Gilbert Waconda was sentenced to six months in prison for killing 19-year-old John Anczarski of Ringtown, PA, in June 2010. Anczarski was riding his bike in New Mexico on a cross-country trip to raise money for breast cancer awareness. The story about Waconda's sentencing originally comes from WNEP, along with this video clip.
This is a travesty on many levels. You have Waconda, who clearly shows NO remorse, and whose behavior towards the surviving family members is utterly disgusting. Then you have the charge of "negligent homicide," which provides a maximum penalty of only six months imprisonment.
I don't know the full details, so I can't really judge by anything other than what I see, but what I've seen in the clip above seems to show a sick man who admits to what he has done and who doesn't seem to feel anything other than regret that he got caught. Is he mentally ill? And if so, he clearly shows danger to the public. Why not lock him away for much longer? Was this legitimately a case of negligence or did Waconda purposefully strike and kill Anczarski?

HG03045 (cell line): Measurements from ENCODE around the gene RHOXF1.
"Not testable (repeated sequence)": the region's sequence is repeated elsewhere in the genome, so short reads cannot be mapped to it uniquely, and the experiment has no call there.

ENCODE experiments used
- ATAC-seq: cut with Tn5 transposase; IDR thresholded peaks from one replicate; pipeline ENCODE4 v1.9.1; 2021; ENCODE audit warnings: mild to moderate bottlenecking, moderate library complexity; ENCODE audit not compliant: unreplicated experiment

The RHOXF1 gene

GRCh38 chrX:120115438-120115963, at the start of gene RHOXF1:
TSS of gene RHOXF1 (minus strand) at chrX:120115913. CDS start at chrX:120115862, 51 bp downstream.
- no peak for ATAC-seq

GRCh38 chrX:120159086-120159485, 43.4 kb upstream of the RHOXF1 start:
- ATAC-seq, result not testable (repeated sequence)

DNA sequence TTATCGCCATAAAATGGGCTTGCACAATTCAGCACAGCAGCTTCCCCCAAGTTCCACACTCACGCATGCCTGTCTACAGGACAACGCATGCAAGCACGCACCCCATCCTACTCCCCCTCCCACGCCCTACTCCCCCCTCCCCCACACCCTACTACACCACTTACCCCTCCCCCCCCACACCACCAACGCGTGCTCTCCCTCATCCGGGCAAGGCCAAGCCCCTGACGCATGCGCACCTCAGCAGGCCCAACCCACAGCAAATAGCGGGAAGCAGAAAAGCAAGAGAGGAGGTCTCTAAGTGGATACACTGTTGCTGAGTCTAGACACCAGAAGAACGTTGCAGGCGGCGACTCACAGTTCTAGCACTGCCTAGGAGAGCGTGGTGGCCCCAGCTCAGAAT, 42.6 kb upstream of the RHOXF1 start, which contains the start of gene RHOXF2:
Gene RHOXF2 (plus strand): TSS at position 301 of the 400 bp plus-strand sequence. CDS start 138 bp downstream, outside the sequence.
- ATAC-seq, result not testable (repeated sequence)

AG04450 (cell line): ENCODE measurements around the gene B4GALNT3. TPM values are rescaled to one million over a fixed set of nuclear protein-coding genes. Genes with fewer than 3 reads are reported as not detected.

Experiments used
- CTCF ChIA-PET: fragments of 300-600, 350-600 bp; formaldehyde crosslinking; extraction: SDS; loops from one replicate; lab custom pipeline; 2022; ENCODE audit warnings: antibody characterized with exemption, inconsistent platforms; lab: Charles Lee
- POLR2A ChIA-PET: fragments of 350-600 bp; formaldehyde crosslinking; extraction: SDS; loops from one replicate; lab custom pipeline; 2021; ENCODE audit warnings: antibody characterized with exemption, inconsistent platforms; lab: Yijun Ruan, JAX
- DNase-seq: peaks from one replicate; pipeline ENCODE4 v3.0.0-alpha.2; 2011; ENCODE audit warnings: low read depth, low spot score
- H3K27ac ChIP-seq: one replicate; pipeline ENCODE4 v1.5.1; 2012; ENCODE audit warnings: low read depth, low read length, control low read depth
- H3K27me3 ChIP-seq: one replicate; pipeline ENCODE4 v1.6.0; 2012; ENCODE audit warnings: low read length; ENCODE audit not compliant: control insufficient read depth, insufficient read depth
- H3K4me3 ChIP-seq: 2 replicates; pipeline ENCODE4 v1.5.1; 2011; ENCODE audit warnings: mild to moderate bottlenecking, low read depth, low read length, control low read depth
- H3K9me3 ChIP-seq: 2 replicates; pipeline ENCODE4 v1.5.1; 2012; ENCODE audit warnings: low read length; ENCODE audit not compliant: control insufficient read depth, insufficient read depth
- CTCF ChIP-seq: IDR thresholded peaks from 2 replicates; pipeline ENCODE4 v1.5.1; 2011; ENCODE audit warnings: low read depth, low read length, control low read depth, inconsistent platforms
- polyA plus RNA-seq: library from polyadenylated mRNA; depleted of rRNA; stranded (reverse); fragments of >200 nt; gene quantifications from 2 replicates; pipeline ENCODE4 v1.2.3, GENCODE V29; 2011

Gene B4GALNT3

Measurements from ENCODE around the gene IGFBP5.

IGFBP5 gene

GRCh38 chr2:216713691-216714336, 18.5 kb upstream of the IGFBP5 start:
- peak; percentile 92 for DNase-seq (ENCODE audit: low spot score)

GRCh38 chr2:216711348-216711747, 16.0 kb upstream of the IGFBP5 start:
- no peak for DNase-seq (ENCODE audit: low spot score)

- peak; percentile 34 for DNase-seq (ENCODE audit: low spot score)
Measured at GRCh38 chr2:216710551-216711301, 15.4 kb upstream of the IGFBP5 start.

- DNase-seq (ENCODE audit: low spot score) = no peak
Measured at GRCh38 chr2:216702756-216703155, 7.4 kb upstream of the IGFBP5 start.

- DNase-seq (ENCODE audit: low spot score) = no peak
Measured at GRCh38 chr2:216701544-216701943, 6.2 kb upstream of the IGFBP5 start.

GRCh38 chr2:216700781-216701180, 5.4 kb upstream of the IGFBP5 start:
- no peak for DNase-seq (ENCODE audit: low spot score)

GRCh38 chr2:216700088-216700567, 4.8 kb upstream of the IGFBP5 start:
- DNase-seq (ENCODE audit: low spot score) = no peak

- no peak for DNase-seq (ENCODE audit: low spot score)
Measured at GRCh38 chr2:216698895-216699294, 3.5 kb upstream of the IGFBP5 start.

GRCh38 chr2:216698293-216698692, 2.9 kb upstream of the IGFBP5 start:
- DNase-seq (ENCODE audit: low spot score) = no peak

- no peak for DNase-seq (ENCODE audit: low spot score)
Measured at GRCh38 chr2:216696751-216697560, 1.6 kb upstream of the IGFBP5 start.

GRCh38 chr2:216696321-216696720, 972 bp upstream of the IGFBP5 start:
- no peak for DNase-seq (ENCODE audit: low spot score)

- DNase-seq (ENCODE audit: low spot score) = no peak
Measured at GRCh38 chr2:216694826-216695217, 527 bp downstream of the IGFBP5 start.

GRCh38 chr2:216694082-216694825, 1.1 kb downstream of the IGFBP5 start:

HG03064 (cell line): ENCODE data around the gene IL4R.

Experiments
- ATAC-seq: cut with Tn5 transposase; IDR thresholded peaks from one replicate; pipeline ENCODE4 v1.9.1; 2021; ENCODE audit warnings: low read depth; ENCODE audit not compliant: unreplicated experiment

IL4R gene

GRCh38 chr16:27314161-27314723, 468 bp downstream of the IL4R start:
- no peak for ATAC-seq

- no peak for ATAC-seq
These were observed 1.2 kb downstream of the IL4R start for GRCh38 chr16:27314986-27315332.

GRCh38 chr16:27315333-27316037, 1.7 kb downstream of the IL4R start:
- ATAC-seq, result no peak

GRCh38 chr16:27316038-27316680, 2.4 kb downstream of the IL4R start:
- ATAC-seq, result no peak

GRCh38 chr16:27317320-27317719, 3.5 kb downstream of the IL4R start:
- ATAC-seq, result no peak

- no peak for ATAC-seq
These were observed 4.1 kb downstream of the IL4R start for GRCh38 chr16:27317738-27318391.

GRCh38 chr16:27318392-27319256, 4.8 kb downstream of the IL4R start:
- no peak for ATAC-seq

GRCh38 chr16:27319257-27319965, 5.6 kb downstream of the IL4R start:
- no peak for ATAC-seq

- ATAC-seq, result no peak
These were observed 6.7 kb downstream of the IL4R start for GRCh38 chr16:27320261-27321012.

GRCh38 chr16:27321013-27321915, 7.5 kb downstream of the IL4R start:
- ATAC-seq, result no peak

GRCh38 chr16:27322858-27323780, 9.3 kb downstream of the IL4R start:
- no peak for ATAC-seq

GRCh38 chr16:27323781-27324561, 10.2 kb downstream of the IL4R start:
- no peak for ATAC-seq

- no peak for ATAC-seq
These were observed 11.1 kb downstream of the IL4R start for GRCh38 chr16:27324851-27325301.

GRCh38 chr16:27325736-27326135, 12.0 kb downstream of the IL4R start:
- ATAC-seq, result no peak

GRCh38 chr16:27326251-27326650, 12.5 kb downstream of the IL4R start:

I'd be willing to assume some fault on John Anczarski's behalf if it weren't obvious that the young man seemed to know what he was doing. This wasn't just some guy riding his bike around and not taking extra precaution, he looked to be well-prepared and capable of riding to the best of his abilities. The questions I'd like to know the answer to are, was he alone on the road, that day? Was he clearly visible in the lane? Was he riding safely and obeying traffic laws? Was there some sort of confrontation that precipitated the incident? Again, I'd like to know, was this just an accident, or did Waconda purposefully run Anczarski down?
As someone who entertains the thought of doing his own cross-country ride someday, things like this certainly weigh heavily on my mind. I don't believe justice was done. I believe that there are more people like Waconda out there who might now feel emboldened; who might feel they can drive recklessly and/or kill someone with their vehicle and get nothing more than a few months in jail for it. That sets a terrible precedent for others who might be mentally unstable and willing to commit murder for kicks. But, until I know more, this is all I can say.
My deepest sympathies go out to the Anczarksi family. As a fellow cyclist from NEPA, my thoughts are with them, this evening.